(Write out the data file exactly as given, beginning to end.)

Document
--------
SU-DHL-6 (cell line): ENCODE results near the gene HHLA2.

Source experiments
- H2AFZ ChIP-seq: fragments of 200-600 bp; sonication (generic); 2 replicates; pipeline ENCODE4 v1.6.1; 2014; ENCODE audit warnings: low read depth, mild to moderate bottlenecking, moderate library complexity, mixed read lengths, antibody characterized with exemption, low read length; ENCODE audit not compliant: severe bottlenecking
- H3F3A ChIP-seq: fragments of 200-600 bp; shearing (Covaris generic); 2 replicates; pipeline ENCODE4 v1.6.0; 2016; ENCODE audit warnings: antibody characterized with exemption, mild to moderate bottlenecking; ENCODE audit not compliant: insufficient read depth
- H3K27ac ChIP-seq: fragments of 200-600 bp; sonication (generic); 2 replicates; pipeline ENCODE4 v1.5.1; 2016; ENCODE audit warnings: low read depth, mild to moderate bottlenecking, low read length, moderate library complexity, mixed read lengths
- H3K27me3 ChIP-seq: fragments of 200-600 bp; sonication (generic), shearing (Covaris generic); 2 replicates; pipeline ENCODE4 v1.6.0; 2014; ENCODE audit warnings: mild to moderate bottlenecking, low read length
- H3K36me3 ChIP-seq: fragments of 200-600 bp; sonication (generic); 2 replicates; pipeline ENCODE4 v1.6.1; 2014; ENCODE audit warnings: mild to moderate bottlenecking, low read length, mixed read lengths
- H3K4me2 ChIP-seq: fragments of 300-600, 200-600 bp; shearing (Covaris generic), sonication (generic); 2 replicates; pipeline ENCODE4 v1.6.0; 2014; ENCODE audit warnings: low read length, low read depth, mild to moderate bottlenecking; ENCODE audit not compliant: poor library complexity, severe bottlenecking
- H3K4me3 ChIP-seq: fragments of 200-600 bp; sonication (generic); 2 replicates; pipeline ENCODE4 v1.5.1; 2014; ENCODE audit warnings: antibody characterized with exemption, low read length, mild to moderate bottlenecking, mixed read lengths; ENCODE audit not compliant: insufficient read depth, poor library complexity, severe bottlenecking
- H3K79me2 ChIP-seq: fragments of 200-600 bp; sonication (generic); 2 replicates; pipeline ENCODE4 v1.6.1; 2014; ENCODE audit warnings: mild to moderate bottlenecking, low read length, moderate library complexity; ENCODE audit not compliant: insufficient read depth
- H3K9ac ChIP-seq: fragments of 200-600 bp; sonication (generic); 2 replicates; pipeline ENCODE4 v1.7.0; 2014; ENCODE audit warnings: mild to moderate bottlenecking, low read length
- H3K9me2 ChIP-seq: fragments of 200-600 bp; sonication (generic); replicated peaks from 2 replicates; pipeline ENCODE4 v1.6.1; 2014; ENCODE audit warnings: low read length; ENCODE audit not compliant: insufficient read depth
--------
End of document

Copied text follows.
SU-DHL-6 (cell line): ENCODE results near the gene HHLA2.

Source experiments
- H2AFZ ChIP-seq: fragments of 200-600 bp; sonication (generic); 2 replicates; pipeline ENCODE4 v1.6.1; 2014; ENCODE audit warnings: low read depth, mild to moderate bottlenecking, moderate library complexity, mixed read lengths, antibody characterized with exemption, low read length; ENCODE audit not compliant: severe bottlenecking
- H3F3A ChIP-seq: fragments of 200-600 bp; shearing (Covaris generic); 2 replicates; pipeline ENCODE4 v1.6.0; 2016; ENCODE audit warnings: antibody characterized with exemption, mild to moderate bottlenecking; ENCODE audit not compliant: insufficient read depth
- H3K27ac ChIP-seq: fragments of 200-600 bp; sonication (generic); 2 replicates; pipeline ENCODE4 v1.5.1; 2016; ENCODE audit warnings: low read depth, mild to moderate bottlenecking, low read length, moderate library complexity, mixed read lengths
- H3K27me3 ChIP-seq: fragments of 200-600 bp; sonication (generic), shearing (Covaris generic); 2 replicates; pipeline ENCODE4 v1.6.0; 2014; ENCODE audit warnings: mild to moderate bottlenecking, low read length
- H3K36me3 ChIP-seq: fragments of 200-600 bp; sonication (generic); 2 replicates; pipeline ENCODE4 v1.6.1; 2014; ENCODE audit warnings: mild to moderate bottlenecking, low read length, mixed read lengths
- H3K4me2 ChIP-seq: fragments of 300-600, 200-600 bp; shearing (Covaris generic), sonication (generic); 2 replicates; pipeline ENCODE4 v1.6.0; 2014; ENCODE audit warnings: low read length, low read depth, mild to moderate bottlenecking; ENCODE audit not compliant: poor library complexity, severe bottlenecking
- H3K4me3 ChIP-seq: fragments of 200-600 bp; sonication (generic); 2 replicates; pipeline ENCODE4 v1.5.1; 2014; ENCODE audit warnings: antibody characterized with exemption, low read length, mild to moderate bottlenecking, mixed read lengths; ENCODE audit not compliant: insufficient read depth, poor library complexity, severe bottlenecking
- H3K79me2 ChIP-seq: fragments of 200-600 bp; sonication (generic); 2 replicates; pipeline ENCODE4 v1.6.1; 2014; ENCODE audit warnings: mild to moderate bottlenecking, low read length, moderate library complexity; ENCODE audit not compliant: insufficient read depth
- H3K9ac ChIP-seq: fragments of 200-600 bp; sonication (generic); 2 replicates; pipeline ENCODE4 v1.7.0; 2014; ENCODE audit warnings: mild to moderate bottlenecking, low read length
- H3K9me2 ChIP-seq: fragments of 200-600 bp; sonication (generic); replicated peaks from 2 replicates; pipeline ENCODE4 v1.6.1; 2014; ENCODE audit warnings: low read length; ENCODE audit not compliant: insufficient read depth